The Pakistan Rangers’ (Sindh) Operation has been a blessing for the Karachi Police, as the killing of Policemen in the city has dramatically declined. The Rangers were called in on September 4, 2013, when violence in the city was at a peak, with 1,668 fatalities, including 165 Policemen. By 2016, only 29 Policemen were killed, as against 136 in 2014 and 67 in 2015. However, 2017 appears to be seeing a reversal of this trend, with 17 Policemen already killed, as against 13 in the corresponding period of 2016.

Although terrorist groups such as TTP and Lashkar-e-Jhangvi (LeJ) have long targeted SF personnel all over Pakistan, the emergence of ASP in Karachi, specifically targeting security personnel, has created a new headache for the enforcement agencies. Since the name of this outfit first emerged in April 5, 2017, when it claimed responsibility for the targeted killing of Army Colonel (Retd.) Tahir Zia Nagi at the Baloch Colony, Karachi, ASP has claimed involvement in four attacks on SFs. According to Counter Terrorism Department SSP Raja Umar Khattab, the newly-formed group has its roots in Libya, and was also operating in other countries of the Middle East. The US and UK have already banned ASP, which Khattab added, “has been formed the way the al Qaeda in the Indian Subcontinent (AQIS) was formed, by merging different splinter terrorists groups.”

The chief of the Sindh Counter Terrorism Department, Additional Inspector General of Police (AIGP) Sanaullah Abbasi, stated on July 27 that ASP was behind all recent killings of Police personnel: “Ansarul Shariah Pakistan is a reality and we believe that it is involved in the recent wave of terror in the metropolis.” This assessment suggests that ASP is a professional, combat-trained and media savvy, formation, suggesting a higher level of education in its leadership. The group is likely to target only officials and state institutions, and has regretted the deaths of “civilians” in collateral damage, vowing to “pay compensation to the families of such victims”. ADGP Sanaullah Abbasi observed, “This is a different and dangerous narrative of the new terrorist [groups] and needs to be countered aggressively.” The increase in frequency of attacks in the past month indicated that this group might have ‘additional resources’, allowing it to step up attacks, he added.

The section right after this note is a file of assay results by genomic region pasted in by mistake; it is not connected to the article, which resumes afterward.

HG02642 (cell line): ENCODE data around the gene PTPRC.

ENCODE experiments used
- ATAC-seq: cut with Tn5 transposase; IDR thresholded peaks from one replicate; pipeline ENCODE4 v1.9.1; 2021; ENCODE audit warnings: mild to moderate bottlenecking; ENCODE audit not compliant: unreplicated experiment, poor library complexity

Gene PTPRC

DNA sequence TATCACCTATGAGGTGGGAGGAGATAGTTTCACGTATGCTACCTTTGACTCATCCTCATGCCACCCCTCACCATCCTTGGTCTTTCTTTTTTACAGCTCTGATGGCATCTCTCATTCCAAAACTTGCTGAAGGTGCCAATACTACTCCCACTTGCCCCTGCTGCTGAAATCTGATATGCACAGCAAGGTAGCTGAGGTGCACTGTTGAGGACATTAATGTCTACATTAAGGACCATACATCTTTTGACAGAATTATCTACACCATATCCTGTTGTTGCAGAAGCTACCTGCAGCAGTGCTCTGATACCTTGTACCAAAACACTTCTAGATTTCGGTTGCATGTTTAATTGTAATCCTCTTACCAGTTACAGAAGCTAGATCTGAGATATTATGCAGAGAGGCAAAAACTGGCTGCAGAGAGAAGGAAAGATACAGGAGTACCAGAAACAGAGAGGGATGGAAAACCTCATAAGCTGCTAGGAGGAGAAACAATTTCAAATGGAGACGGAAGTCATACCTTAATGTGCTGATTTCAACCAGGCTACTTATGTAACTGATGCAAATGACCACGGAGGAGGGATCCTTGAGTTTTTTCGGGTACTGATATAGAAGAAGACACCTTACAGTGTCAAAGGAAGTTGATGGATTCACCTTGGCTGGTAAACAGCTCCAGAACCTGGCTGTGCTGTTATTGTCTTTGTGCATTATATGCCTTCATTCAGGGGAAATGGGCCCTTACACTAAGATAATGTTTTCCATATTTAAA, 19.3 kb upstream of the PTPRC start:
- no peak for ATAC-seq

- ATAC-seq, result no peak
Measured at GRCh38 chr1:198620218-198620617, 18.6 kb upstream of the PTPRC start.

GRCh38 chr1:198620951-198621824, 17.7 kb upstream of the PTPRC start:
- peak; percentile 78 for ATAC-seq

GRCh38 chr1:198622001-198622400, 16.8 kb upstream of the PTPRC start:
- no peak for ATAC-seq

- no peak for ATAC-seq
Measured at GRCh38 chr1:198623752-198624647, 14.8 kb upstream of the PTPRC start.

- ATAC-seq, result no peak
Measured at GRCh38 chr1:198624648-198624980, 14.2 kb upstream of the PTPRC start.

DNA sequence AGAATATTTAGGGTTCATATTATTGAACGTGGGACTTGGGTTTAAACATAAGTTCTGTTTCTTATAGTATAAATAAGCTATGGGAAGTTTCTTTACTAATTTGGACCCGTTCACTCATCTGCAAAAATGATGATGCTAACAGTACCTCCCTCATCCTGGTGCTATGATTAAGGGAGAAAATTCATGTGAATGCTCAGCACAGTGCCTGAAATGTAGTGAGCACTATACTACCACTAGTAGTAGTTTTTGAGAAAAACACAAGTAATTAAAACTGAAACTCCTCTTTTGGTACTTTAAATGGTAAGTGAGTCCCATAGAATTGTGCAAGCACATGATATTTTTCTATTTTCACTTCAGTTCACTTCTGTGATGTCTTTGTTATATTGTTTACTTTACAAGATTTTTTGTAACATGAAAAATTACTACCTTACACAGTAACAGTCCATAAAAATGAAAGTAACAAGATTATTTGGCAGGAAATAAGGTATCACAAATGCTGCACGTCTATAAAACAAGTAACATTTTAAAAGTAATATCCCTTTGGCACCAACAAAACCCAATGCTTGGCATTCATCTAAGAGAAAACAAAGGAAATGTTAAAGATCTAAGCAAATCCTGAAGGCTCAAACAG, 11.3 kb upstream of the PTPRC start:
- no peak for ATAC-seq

However, the Red Book of the Sindh Counter Terrorism Department, released on August 3, 2017, did not mention ASP. The Red Book was issued with profiles of suspects wanted by the Government in connection with terrorist activities, suicide attacks and sectarian violence, and included profiles, with photographs, criminal records and rewards offered for both Sunni and Shia terrorists, and lists their association with various terrorist organisations.

Contrary to their previous assumption that a single outfit, ASP, had been targeting Policemen and retired law enforcement personnel, Counter Terrorism Department chief Sanaullah Abbasi stated, on August 6, that his organization had concluded that there were numerous splinter groups — of either TTP or LeJ – responsible for the spate of attacks in recent months: “There are multiple groups involved in targeted killings of policemen in the city”, he claimed, and their modus operandi were different in each case. TTP has formed a special cell to target law enforcement personnel, particularly those operating in the East and West zones of the Police’s organisational structure.

While the state and security apparatus claimed that it had eliminated the strongholds and infrastructure of the TTP in Karachi, there are apprehensions that the banned outfit was attempting to re-establish its financial network in the city in a bid to increase its capability to launch terrorist attacks. Officials claim that, although LeJ’s capacities had ‘almost’ been wiped out in Karachi, its activities were increasing, particularly in upper Sindh, with the help of ‘Afghans’ and financial support from the Islamic State.

The recent wave of terrorist attacks against enforcement personnel in Karachi puts a question mark against the claims of the state’s enforcement agencies regarding their counter-terrorism operations in this national commercial and financial hub, and their assertions that the ‘lifeline’ of the terrorist groups had been cut off.

* Tushar Ranjan Mohanty

Research Associate, Institute for Conflict Management


SATP, or the South Asia Terrorism Portal (SATP) publishes the South Asia Intelligence Review, and is a product of The Institute for Conflict Management, a non-Profit Society set up in 1997 in New Delhi, and which is committed to the continuous evaluation and resolution of problems of internal security in South Asia. The Institute was set up on the initiative of, and is presently headed by, its President, Mr. K.P.S. Gill, IPS (Retd).